I am using kaggle notebook with a GPU.
It takes forever to train the model described in chapter 10 of the book.
The study of one epoch takes more than 50 minutes.
This is very frustrating and does not encourage experimentation with model training.
Do we really need large models and datasets to learn DL?
Deep learning typically takes a lot of data for training. Just to see the dynamics of things, you may reduce the dataset to a reasonable size and spend less time, however you will not be able to see same quality results as with the full dataset. However, on Colab Pro I spent 28 minutes for an epoch.
Vincenzo, thanks for the reply. Yes, I understand that with smaller models and datasets, we will get a worse result. But is it really that important to us?
Jeremy says in his videos that it’s best to start with a small dataset and a simple model. In the beginning, a high iteration rate between experiments is more important than quality.
On the other hand, Jeremy emphasizes the importance of pretrained models as they allow faster results.
I want to say that the speed of learning is an extremely important factor. Especially if we are not working on real projects, but only studying.
Higher model learning rate → more opportunity for experiments → higher speed at which you learn DL.
Yes, we can say that the problem is in the hardware. But 28 minutes per epoch is still a long time.
In addition, what about those who, for various reasons, cannot afford expensive hardware or a subscription to services?
If you want to prioritize speed, you can just reduce the dataset. The no-brain way would be to delete files from the training set just after having downloaded/untarred them. However, learning is not only learning to do one step after the other, but also to evaluate results, change hyperparameters, look at what gives better results, etc.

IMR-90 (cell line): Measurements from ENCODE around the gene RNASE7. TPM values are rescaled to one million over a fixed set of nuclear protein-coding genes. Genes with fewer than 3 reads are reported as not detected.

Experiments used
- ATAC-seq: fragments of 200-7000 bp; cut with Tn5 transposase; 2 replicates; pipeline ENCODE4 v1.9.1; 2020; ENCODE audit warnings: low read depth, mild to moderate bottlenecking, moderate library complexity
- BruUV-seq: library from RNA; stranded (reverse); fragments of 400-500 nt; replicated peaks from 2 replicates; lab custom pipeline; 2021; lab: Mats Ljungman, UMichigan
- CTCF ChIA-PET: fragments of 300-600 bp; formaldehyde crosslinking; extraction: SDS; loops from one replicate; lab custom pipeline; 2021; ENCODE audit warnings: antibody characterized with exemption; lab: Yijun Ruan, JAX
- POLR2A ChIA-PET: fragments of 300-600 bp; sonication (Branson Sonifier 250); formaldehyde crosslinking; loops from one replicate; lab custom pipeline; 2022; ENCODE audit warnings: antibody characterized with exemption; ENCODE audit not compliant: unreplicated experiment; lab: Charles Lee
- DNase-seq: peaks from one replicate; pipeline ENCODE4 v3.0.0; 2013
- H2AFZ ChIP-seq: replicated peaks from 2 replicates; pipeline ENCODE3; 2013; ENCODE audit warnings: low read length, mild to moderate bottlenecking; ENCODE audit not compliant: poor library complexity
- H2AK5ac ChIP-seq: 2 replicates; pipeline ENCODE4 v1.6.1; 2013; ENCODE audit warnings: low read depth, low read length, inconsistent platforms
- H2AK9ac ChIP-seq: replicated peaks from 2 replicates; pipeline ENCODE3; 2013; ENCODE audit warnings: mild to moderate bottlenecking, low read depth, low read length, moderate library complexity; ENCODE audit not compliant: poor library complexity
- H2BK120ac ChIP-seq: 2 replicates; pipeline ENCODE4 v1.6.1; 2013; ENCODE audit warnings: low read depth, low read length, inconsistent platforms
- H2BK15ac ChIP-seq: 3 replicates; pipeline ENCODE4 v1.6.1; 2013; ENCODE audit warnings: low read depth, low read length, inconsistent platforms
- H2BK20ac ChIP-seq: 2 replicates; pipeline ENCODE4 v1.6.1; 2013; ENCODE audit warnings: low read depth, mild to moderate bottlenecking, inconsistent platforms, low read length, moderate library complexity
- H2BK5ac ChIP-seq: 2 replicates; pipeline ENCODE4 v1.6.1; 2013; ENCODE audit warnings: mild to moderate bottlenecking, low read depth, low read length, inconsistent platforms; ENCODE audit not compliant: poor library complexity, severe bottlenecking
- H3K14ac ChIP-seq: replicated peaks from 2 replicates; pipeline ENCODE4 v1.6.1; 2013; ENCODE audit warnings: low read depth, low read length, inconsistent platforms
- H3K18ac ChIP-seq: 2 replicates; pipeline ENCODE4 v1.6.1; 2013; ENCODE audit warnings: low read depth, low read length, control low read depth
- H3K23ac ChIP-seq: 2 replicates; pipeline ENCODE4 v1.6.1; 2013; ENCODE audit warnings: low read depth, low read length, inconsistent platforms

@relu, I will usually reduce the dataset to prioritize speed when I start building a model. Most of the time at this stage, I need to debug the code :D. You can see what I’m doing for my current notebook as below
Iteration speed is vital.
But I believe at some point, dealing with the frustration that the model takes forever to learn is inevitable. You have tech debt, you took code from someone else, you are in rush, … So we need to build the habit of not staring at the screen and doing something else. for example:
- Open another notebook-copied and try something else, improve your code, … (if it is on the same machine so be careful not use all GPU or RAM of the 1st notebook)
- Open a physical notebook and plan what you will do in the next iteration
- Just take a walk if you are tired
I highly recommend live coding sessions of Jeremy in this regard. First you will see his process while a model is running. Second he setup a paperspace it won’t vanish like kaggle or colab. Thirds there is a way to speedup training by using accumulation (if I am not mistaken). He also explain that some models (even small) are pretty good. Forth , I usually have other project(s) to do or learning other stuff while a model is training (even 5 minute per epocs) .
Chapter 10 of the book , congrats.